2011 saw huge advances in solar, wind and other renewable energy sources, and these advancements will continue into 2012. In fact 2012 could be the year that renewable energy sources start to seriously compete with traditional fossil fuels, at least that is the hope in the battle to reduce carbon emissions and our dependence on dwindling oil stocks. However a major problem with renewable energy sources is that they can rarely provide consistent power levels, due to a myriad of factors outside of human control.
Eric Wesoff, an industry analyst with Greentech Media, explains that, “A wind farm only works when the blades are spinning. It might have a nameplate capacity of 100 megawatts, but it never puts out that much. Sometimes it’s 70; sometimes it’s nothing. To a grid operator, that kind of resource is a headache rather than an aspirin.” To overcome these fluctuations energy storage systems can be used to store excess power at peak generating times and release it when needed to provide a more constant level. “So now that 100-MW wind farm can say, ‘We’re a 40-MW, steady-state, 24/7 energy source’—more like a coal plant. That’s more valuable to society.”
The most abundant energy storage system in use around the world is the battery, but producing giant batteries for the electrical grid has always been very expensive. Lots of research has been done into small batteries for mobile phones and MP3 players, etc. and now, according to Haresh Kamath, program manager for energy-storage research at the Electric Power Research Institute (EPRI). “The research applied to those industries is now being applied to batteries for the grid.” In fact the world’s largest battery array, a $500 million system capable of storing 36 megawatt-hours of electricity, has recently been completed in China by the State Grid Corporation of China (SGCC) and the electric car maker BYD. As part of China’s push toward a smart grid system for renewable energy, the battery has been hooked up to 140 megawatts of solar and wind power generation as well as a smart grid transmission system. And we can expect more of these battery facilities after the Deputy Director of China’s National Energy Administration called it the model for the future of Chinese renewable energy development.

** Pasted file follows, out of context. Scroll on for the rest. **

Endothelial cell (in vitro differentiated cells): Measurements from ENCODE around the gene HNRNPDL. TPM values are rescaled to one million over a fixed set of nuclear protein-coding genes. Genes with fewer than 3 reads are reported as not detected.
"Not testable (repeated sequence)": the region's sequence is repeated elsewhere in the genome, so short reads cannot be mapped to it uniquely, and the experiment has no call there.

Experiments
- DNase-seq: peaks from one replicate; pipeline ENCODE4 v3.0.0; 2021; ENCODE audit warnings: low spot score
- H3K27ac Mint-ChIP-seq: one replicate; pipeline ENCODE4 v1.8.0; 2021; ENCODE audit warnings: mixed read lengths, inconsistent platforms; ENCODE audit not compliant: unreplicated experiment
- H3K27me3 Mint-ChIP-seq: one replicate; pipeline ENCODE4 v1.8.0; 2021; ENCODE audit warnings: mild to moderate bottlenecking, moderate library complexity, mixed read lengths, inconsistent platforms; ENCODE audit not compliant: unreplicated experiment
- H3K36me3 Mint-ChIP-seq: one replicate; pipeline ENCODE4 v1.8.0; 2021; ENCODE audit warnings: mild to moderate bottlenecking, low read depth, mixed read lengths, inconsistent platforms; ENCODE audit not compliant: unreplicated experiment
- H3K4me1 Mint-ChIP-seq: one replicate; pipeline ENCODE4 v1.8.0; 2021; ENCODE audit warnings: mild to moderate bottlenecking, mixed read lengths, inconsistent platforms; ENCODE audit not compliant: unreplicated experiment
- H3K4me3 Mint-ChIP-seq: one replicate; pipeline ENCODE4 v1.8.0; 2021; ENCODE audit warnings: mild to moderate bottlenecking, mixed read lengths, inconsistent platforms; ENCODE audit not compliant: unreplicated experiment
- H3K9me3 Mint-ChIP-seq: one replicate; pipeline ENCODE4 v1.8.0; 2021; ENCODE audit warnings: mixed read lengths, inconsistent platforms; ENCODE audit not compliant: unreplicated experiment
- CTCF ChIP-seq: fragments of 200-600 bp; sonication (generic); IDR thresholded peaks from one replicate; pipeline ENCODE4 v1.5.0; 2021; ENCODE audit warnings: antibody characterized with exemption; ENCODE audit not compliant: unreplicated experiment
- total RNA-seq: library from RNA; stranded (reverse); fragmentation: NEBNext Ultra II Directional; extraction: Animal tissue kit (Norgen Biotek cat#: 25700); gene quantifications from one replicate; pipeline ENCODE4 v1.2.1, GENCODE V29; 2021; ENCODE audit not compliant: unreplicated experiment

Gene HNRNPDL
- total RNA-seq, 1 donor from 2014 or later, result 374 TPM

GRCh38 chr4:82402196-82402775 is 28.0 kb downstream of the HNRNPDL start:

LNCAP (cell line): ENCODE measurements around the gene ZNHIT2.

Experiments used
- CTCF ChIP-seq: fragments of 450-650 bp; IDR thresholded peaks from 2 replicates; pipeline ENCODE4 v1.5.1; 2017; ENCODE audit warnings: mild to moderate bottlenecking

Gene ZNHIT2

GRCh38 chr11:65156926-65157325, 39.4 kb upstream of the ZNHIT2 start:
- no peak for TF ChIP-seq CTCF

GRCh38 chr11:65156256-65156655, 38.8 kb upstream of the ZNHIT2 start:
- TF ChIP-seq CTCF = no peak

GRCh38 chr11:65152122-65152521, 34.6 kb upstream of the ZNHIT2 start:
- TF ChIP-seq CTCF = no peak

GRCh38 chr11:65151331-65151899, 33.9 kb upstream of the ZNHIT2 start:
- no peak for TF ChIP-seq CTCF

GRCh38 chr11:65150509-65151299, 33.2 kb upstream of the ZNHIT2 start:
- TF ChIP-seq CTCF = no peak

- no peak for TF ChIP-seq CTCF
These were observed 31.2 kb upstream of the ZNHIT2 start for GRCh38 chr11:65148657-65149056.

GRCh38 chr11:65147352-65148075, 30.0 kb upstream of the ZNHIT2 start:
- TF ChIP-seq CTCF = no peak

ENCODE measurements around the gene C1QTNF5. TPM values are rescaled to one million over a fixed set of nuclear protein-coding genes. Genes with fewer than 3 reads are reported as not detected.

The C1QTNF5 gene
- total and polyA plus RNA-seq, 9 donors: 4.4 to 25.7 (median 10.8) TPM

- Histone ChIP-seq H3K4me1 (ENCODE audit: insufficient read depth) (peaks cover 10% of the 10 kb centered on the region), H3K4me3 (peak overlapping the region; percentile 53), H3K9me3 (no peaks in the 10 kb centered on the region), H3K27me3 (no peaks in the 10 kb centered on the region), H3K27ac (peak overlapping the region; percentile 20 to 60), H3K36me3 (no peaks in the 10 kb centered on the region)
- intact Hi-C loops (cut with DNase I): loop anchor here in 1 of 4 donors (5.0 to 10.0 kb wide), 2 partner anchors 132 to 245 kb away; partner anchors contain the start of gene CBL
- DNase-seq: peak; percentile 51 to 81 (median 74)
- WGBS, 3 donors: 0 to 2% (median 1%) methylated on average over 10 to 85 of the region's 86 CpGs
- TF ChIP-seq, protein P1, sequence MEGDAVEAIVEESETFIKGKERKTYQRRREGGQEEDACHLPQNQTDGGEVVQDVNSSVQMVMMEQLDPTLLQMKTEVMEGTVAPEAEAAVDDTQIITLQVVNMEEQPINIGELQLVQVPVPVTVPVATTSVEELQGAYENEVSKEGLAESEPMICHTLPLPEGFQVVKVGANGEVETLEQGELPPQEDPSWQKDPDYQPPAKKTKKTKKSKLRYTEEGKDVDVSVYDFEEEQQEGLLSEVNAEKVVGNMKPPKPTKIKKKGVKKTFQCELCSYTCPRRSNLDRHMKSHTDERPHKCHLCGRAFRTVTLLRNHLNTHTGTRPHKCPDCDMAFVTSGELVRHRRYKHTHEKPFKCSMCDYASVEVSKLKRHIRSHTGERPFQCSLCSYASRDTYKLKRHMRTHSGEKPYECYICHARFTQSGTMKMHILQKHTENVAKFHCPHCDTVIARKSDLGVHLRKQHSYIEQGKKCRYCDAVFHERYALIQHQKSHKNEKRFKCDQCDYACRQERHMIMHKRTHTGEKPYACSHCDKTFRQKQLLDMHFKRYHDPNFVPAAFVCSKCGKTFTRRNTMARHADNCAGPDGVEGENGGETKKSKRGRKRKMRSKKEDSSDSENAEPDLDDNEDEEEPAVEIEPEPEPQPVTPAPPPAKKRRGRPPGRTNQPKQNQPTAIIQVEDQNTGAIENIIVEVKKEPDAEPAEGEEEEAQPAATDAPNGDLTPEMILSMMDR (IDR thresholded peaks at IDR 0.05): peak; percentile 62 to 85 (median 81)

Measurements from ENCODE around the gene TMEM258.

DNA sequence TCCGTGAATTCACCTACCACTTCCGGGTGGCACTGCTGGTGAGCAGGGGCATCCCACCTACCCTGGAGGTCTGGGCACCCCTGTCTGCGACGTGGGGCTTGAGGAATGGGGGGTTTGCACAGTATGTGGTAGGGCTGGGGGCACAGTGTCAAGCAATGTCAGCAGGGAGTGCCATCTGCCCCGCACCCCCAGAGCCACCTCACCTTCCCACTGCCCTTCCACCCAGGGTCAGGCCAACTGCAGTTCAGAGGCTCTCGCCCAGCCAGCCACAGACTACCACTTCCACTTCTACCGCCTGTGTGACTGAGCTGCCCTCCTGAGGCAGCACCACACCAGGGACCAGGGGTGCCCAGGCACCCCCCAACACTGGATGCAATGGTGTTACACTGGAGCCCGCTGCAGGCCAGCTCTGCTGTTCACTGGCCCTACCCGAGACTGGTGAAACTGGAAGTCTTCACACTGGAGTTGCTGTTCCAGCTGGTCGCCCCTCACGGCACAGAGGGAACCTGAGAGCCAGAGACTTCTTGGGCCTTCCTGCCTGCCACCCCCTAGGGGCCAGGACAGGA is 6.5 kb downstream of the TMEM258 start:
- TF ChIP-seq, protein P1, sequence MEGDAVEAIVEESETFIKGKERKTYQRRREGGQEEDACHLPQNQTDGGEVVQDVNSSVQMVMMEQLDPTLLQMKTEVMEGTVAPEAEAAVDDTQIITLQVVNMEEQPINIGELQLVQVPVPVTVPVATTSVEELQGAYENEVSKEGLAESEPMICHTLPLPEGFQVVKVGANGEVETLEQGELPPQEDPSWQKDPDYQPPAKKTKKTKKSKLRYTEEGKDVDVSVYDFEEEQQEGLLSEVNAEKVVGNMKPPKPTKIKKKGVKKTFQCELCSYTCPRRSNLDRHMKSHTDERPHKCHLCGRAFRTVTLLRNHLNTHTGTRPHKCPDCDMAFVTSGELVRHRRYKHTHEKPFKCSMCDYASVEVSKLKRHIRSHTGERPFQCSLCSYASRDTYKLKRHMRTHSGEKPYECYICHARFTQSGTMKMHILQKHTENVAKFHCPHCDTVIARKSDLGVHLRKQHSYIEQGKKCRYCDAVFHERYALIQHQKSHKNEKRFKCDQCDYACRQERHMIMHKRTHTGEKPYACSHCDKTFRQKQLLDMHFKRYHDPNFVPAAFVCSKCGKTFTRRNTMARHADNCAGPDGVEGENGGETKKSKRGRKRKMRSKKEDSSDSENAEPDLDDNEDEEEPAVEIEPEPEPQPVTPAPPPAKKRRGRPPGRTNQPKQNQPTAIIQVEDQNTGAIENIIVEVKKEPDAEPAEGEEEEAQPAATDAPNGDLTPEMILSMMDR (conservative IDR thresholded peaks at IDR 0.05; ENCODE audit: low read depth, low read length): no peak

As one of the first large battery systems for grid-level energy storage it will prove an intriguing test-bed for the rest of the world to watch and learn from. However we could also have a new, bigger example to study in a few years after Rubenius, the Dubai-based company, finalised plans to build an unprecedented energy-storage facility in Mexicali. Being positioned near the border it will help improve the reliability of both the US and Mexican grids, paving the way for more solar and wind power in both countries.
Giant Batteries for the grid have been seriously discussed for several years and are a very popular idea. In fact, Rubenius estimates that the grid battery market will be worth US $30 billion per year, “plus or minus $5 billion,” says Jacob Rikard Nielsen, vice president of business development. “Of course, that’s not going to materialize tomorrow. But as the technology matures and utilities gain experience, we’ll get to that market status in the next 10 years. I’m quite optimistic.”
It will be interesting to see how the new battery arrays in China and Mexicali fair. If both prove to be a resounding success it really could change the face of renewable energies the world over. Not to mention the huge market that it could create in the development and construction of the facilities.
By. James Burgess of Oilprice.com